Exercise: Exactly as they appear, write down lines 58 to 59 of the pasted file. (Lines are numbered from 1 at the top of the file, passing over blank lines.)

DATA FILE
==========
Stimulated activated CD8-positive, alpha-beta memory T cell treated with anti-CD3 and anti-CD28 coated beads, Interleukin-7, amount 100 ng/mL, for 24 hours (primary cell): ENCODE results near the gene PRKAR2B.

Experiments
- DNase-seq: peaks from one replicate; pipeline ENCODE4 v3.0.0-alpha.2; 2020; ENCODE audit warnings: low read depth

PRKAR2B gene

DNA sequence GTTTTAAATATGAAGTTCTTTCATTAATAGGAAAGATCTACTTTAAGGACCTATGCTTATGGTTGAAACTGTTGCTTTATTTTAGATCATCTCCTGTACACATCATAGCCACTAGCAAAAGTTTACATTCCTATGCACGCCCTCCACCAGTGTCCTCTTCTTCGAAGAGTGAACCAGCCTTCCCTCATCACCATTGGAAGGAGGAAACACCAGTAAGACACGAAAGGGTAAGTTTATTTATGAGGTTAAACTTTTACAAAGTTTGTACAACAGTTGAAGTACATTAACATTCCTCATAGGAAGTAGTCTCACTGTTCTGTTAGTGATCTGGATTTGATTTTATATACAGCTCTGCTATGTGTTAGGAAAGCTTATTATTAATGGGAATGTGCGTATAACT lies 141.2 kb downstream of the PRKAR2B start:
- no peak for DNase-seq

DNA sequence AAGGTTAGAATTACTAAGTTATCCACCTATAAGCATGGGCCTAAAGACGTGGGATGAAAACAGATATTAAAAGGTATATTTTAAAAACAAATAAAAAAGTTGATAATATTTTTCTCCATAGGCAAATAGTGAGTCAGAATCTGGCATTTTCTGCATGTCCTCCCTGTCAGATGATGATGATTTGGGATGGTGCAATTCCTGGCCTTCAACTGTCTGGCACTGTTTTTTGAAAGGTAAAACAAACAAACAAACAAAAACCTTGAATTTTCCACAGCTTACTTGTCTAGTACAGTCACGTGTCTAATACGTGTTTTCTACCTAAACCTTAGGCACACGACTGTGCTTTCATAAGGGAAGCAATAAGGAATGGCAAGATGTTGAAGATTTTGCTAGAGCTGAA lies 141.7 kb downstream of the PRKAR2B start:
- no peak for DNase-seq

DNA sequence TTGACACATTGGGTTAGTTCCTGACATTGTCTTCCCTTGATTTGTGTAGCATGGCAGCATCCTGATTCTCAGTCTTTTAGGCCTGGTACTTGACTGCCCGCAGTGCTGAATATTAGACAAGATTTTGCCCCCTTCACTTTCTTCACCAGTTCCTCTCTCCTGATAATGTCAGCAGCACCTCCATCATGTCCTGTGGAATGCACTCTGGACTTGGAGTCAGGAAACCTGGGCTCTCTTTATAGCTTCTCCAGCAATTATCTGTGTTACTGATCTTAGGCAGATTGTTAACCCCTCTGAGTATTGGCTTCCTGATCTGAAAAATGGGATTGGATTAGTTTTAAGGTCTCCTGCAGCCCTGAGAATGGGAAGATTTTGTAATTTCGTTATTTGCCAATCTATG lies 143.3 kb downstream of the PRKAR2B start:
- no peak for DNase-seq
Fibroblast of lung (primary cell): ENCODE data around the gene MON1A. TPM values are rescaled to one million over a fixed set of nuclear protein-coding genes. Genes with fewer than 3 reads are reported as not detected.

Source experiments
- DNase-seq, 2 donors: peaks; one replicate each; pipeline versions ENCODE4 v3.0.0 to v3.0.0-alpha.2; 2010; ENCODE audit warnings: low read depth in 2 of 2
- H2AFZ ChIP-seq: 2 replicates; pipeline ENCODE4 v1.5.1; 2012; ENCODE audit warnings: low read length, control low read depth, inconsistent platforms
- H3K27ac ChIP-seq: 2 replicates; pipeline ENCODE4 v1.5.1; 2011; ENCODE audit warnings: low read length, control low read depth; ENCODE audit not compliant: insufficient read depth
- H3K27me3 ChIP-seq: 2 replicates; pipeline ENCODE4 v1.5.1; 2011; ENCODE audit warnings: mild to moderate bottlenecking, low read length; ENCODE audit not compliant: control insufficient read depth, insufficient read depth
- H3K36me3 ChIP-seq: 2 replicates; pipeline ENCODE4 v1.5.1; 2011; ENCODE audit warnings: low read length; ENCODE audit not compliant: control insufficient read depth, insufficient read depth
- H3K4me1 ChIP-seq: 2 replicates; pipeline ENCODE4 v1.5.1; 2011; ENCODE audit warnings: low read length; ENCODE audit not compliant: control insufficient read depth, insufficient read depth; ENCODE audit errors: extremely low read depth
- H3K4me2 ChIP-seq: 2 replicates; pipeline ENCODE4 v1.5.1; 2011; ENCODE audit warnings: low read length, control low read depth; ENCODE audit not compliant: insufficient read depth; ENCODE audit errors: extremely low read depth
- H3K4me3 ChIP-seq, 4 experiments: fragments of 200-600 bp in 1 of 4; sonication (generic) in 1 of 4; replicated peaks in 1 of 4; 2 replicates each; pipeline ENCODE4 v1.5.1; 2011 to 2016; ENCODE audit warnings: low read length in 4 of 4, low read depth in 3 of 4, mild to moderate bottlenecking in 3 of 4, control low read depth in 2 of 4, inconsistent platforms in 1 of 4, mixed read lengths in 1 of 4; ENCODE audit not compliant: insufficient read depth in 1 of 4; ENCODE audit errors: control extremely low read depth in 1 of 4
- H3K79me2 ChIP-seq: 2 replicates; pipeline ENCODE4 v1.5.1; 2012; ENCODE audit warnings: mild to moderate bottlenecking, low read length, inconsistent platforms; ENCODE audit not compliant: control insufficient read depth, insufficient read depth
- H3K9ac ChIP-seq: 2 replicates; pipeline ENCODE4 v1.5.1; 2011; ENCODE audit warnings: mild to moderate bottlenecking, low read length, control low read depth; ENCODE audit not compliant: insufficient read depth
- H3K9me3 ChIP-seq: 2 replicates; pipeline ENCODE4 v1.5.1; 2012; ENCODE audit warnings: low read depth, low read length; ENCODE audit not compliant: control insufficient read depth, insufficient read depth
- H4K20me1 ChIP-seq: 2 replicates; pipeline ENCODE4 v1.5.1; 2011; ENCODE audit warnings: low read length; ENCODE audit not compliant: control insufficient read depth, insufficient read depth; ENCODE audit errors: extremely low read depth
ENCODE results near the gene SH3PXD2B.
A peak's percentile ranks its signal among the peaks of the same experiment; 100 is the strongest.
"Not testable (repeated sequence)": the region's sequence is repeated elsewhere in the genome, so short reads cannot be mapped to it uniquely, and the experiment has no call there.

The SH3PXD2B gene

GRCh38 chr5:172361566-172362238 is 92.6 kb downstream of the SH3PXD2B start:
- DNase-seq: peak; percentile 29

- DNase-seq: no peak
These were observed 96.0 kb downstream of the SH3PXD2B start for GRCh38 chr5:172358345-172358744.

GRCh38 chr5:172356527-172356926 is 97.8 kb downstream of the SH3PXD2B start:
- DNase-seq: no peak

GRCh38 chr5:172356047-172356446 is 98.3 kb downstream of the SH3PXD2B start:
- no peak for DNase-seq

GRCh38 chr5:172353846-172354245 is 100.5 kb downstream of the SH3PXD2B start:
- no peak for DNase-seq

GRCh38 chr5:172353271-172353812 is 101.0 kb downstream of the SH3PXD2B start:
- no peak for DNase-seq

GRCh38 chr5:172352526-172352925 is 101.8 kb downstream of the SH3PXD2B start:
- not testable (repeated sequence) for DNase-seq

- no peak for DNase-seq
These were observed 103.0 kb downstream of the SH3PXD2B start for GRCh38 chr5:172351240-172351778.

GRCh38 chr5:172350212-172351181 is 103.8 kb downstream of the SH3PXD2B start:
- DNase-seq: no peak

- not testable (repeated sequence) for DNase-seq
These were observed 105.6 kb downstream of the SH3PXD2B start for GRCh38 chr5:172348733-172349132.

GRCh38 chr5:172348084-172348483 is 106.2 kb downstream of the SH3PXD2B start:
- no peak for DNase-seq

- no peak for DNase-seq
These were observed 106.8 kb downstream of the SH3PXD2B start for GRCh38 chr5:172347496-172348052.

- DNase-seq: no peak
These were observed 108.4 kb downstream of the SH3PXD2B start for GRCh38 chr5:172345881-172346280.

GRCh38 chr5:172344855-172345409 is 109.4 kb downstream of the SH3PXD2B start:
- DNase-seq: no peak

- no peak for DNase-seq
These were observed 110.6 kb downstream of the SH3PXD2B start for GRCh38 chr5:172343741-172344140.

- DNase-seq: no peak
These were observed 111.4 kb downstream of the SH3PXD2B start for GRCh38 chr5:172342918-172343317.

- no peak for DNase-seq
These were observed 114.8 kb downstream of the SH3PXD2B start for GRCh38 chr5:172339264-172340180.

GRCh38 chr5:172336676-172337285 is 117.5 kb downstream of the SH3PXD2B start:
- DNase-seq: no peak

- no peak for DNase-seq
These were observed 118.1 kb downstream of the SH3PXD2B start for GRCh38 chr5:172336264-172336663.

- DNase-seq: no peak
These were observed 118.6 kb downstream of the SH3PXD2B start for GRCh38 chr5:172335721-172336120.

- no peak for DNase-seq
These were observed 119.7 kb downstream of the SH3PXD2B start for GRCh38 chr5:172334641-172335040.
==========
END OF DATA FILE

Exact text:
These were observed 110.6 kb downstream of the SH3PXD2B start for GRCh38 chr5:172343741-172344140.

- DNase-seq: no peak